Hiking Broken

Let go or be dragged.

Zen Proverb

Readers of my blog may recall that I fractured my shoulder about six months ago. When it happened I recall feeling hopeful that I would have the entire autumn and winter to recover, then would be back on the trail by spring. Isn’t that the way it is supposed to work? We fall. We break. We heal. We get up. We are back on the trail. Life goes on after a brief hold.

Sadly after six months I still have a broken shoulder and a fair amount of pain. That is the sad reality of aging. Those “holds” are no longer brief. Healing takes awhile.

My recent trip to Sedona for a week of hiking was motivated at least in part by a desire to find out what I could do. I wanted to believe that a broken shoulder would not interfere with hiking. I use my legs to walk, not my arms, certainly not my shoulder. Of course I could hike. That’s who I am.

On the first day after most of the snow had melted I set out to circumnavigate Cathedral Rock near Sedona, a route of about eight miles. Eight miles under ordinary circumstances would be no big deal for me. I have easily averaged twenty miles a day in the past and with a pack on my back.

But this was different. The trail was still slick from the recent snowfall, and where it became steep I had to reach out and grab hand holds to keep myself from slipping. There is a reason they call it slick rock. After about three miles the pain in my shoulder became increasingly difficult to ignore. The rhythm of swinging my arms was taking its toll. I turned around and returned to the trailhead the way I had come, a total of six miles for the day, hardly a long trek.

That evening I took some Tylenol in an attempt to deal with the increased pain I was experiencing. I hoped it would be gone the next day.

The following morning I hiked a shorter route, a distance of about four miles. The pain again increased but not with the same intensity. I was relieved. I was learning that my pain level is directly proportional to how many miles I have hiked. I have a kind of yardstick. It does not measure the miles, but it measures the pain.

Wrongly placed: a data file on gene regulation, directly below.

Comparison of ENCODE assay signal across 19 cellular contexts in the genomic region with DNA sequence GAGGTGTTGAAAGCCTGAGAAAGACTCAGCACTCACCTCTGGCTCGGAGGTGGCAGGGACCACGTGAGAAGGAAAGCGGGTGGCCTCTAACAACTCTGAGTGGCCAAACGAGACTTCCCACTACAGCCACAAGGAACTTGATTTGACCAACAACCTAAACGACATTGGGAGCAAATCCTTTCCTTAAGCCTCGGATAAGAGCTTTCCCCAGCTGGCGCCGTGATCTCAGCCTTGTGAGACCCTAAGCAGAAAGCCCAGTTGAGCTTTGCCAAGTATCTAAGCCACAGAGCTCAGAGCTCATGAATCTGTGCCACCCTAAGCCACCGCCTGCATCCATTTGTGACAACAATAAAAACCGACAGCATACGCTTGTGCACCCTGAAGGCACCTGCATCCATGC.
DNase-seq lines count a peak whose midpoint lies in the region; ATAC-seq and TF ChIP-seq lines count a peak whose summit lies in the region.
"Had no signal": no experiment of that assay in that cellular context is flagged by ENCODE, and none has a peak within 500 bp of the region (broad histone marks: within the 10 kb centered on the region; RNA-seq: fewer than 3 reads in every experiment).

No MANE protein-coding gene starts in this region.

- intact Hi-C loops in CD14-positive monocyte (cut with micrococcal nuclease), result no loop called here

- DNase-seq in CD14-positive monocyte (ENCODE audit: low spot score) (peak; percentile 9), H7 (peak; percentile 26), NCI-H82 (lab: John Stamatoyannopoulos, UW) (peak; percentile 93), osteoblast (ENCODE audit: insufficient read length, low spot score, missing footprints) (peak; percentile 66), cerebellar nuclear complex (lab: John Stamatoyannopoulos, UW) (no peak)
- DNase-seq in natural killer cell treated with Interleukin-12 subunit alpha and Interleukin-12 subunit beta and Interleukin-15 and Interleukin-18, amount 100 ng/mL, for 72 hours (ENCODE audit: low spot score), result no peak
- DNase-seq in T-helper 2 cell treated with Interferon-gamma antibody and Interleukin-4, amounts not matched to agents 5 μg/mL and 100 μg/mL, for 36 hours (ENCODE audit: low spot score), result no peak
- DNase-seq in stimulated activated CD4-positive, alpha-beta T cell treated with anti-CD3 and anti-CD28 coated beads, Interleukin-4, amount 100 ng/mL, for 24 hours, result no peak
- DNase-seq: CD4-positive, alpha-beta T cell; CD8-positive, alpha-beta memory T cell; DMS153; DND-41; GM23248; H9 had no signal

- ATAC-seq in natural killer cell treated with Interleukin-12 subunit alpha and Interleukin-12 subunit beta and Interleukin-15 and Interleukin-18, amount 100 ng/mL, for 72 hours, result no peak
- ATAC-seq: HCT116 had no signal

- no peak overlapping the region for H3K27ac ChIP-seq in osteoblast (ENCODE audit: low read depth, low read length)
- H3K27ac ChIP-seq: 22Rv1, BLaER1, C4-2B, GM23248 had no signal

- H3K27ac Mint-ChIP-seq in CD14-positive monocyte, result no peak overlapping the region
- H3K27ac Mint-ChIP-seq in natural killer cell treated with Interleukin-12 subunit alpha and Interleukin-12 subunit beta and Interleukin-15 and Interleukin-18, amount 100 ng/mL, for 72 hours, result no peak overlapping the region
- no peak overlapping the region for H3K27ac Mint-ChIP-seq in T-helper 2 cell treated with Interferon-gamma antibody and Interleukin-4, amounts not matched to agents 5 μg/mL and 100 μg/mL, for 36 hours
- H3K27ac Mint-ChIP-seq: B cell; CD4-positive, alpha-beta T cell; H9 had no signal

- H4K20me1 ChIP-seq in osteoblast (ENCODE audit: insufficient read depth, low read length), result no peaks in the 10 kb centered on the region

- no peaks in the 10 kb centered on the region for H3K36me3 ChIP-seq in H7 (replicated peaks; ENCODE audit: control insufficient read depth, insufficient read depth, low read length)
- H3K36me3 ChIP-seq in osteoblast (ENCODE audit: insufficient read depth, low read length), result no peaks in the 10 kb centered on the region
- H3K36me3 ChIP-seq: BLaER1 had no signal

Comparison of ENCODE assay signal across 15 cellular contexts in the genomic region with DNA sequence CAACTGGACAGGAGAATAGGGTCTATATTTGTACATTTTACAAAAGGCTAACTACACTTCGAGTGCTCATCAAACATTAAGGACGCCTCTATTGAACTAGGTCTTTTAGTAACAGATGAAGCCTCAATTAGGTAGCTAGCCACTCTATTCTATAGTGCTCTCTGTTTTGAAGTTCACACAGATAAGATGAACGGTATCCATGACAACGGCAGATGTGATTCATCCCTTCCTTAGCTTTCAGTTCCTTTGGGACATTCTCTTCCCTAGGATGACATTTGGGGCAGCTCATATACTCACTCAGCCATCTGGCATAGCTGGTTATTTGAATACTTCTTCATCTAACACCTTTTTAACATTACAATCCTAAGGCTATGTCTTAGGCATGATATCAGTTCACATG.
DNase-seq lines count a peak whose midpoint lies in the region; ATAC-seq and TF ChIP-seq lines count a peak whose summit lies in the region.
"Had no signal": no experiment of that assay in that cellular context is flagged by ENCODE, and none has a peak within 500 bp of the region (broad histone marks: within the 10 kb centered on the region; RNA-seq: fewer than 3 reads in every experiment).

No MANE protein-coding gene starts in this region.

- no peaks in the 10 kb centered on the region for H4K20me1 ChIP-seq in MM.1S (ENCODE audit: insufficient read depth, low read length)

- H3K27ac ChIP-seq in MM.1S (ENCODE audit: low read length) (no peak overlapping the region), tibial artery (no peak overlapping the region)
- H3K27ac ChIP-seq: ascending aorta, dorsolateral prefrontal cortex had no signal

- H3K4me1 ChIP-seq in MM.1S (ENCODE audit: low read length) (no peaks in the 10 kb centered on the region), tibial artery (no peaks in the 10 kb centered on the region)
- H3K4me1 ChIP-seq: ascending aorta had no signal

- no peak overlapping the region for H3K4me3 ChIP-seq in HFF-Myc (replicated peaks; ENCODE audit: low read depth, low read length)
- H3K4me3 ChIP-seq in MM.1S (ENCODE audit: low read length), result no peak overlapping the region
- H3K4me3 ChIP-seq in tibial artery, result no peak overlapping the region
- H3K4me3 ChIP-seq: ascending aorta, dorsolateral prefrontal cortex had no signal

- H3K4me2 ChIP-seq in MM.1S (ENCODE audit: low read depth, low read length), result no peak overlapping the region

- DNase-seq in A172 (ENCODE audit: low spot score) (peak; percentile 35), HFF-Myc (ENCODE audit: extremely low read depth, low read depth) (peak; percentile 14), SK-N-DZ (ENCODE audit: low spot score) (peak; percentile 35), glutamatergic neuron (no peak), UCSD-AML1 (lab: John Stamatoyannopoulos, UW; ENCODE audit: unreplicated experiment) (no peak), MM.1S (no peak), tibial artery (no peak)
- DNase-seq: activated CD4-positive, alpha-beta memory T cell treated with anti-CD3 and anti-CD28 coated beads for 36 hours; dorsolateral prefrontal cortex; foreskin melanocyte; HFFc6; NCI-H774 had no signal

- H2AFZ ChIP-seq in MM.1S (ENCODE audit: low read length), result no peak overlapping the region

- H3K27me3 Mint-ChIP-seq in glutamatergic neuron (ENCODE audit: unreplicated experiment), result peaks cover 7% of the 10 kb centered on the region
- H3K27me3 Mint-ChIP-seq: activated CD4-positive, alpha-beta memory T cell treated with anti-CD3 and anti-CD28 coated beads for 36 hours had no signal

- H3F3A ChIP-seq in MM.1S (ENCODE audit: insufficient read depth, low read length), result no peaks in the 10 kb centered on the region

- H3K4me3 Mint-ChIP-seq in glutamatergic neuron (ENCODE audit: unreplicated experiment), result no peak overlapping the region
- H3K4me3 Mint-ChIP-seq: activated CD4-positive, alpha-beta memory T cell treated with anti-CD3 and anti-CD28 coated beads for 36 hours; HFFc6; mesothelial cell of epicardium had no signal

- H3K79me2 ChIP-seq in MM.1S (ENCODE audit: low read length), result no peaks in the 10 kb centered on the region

I took a few days off from walking and hiking after returning home. I had to do some soul searching to figure out what to do about this. I have been a hiker since I was a very young chid hiking along forest trails with my family. Who am I if not a hiker?

Most of the time I simply want to shake my fist at the pain, at the world. I will hike however many miles I wish, the length of the Rail Trail perhaps, nearby mountain trails as the snow begins to melt. Of course I can do this.

At other times I sit back in a chair, giving in all too readily to the limitations an injury has imposed. Mostly I try to think about balance, which is never static, never still.

In yoga we sometimes do a pose that involves standing with our hands at our hearts, eyes closed. We are asked to simply feel the movement that occurs at such “still” times, the constant shift of body weight, as if the world were subtly moving beneath us.

Perhaps someday my roots will extend as deeply into the earth as the bristlecone pine you see in the photo above, still standing after a few thousand years, twisted with the beauty of aging, happy to be in one place, watching the world, feeling it move.

Published by Colleen Drake

Colleen Drake (AKA Teacup) has over sixty years of hiking exerience (yes, I'm really old) and has seen some pretty big changes over those many years. Join her on the Solitude Trail & share some of these adventures while exploring with her the value of solitude in the wilderness.

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